Bounce focus tips??

Discussion in 'Lighting and Electrics' started by venuetech, Jun 7, 2011.

  1. venuetech

    venuetech Well-Known Member Departed Member

    Messages:
    1,453
    Likes Received:
    371
    Occupation:
    aud man out
    Location:
    AK,
    A speed square is usualy hanging around. I taped a string with a small weight onto the back side

    [​IMG]


    with the electric at spike you can stand at the desired focus point, and line up the fixture with the back of the square. make note of the angle

    [​IMG]

    fly the electric in to a working hight then pan the fixture to line up with the focus point, then set the angle to match your notes.

    [​IMG]

    this could work with a protractor
     
    Last edited: Jun 7, 2011
  2. derekleffew

    derekleffew Resident Curmudgeon Senior Team Premium Member

    Messages:
    4,831
    Likes Received:
    3,428
    Location:
    Las Vegas, NV, USA
    [user]venuetech[/user], I suspect there are supposed to be pictures attached to your post. Further, it sounds as though you've made your own inclinometer, and then followed the directions in the article (which, BTW, was written by CB member [user]dwt1[/user], Dana Taylor) referenced in the wiki entry bounce focus.

    In any case, it's a great idea.
     
  3. venuetech

    venuetech Well-Known Member Departed Member

    Messages:
    1,453
    Likes Received:
    371
    Occupation:
    aud man out
    Location:
    AK,
    Well I think I got the photos working.
    I did see Dana's page, the advantage to this is you have likely have a speed square hanging around the shop. a student likely has a protractor in his or her locker. Its a quick low cost solution.
     
    Last edited: Jun 7, 2011
  4. NevilleLighting

    NevilleLighting Active Member

    Messages:
    146
    Likes Received:
    9
    Location:
    Wichita, KS
    Wow, what a great idea. I have a show loading in next week that will probably have at least 120 units over platforms that I can't get a lift to. Considering focus tracks but I really hate them for safety reasons.
     
  5. Footer

    Footer Senior Team Senior Team Premium Member

    Messages:
    9,570
    Likes Received:
    2,061
    Location:
    Saratoga Springs, NY
    I want a picture of Max's face when you tell him what you are planning to do for focus...
     
  6. MrsFooter

    MrsFooter CBMod CB Mods Premium Member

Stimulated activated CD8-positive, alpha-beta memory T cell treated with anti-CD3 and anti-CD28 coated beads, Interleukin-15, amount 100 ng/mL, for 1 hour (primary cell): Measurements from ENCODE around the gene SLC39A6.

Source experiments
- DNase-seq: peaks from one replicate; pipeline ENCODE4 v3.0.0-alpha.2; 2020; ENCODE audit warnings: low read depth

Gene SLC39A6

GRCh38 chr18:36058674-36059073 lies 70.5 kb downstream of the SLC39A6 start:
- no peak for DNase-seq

Messages:
    352
    Likes Received:
    265
    Location:
    Saratoga Springs
    So what do you do for shutter cuts? Personally that's the part I find the most challenging when bounce focusing. Placement I can usually get on the first try, but it's the shutter cuts I end up futzing with.
     
  7. derekleffew

    derekleffew Resident Curmudgeon Senior Team Premium Member

    Messages:
    4,831
    Likes Received:
    3,428
    Location:
    Las Vegas, NV, USA
    VL1000, VL3500 Spot, MAC 2000 Performance. ;)
     
  8. venuetech

    venuetech Well-Known Member Departed Member

    Messages:
    1,453
    Likes Received:
    371
    Occupation:
    aud man out
    Location:
    AK,
    Add Bounce.


    I really have only used this once or twice as it just occurred to me when I was fiddling with a speed square on stage one day.

    for all i know there could be a inclinometer app for your iPhone, so you could do the same thing with your phone.
    my phone just talks to me.

    David; I would think that focus tracks would be the way to go with that many units. It is the only proven way you can be assured of quickly getting the desired results.
     
    Last edited: Jun 11, 2011
  9. chausman

    chausman Chase Premium Member Fight Leukemia

    Messages:
    3,002
    Likes Received:
    252
    Location:
    Spokane, WA
    Yes, there is an app for that! Free Level

    Or there are more in the app store that you can pay for that do more things.


    Sent from my iPad using Tapatalk
     
  10. RyanC2186

    RyanC2186 Member

    Messages:
    1
    Likes Received:
    0
    Location:
    Pittsfield, MA
    Hey everyone! I recently became a part time TD for a local high school and I was wondering if any of you have tips for bounce focusing. I have a winch electric for my FOH position. No ladders will reach. Using a genie is out because the pipe is over the seating. The equipment is also incredibly old. StageBrite system installed in 1970 with no upkeep or maintenance. This winch takes 2-3 minutes to lower and 5-10 minutes and several students to raise. I can't think of anything but bringing it in and out over and over again until we get it right. Are there any tricks or ways to come close on the first shot? Any help would be appreciated! Thanks
     
  11. derekleffew

    derekleffew Resident Curmudgeon Senior Team Premium Member

    Messages:
    4,831
    Likes Received:
    3,428
    Location:
    Las Vegas, NV, USA
    In the wiki entry for bounce focus is a link to an article about one clever method, specifically for TILT. [The link is broken; I've notified the powers that be; here's hoping they fix it.] Basically it involves using a homemade sextant or inclinometer
    ([​IMG] or [​IMG] ,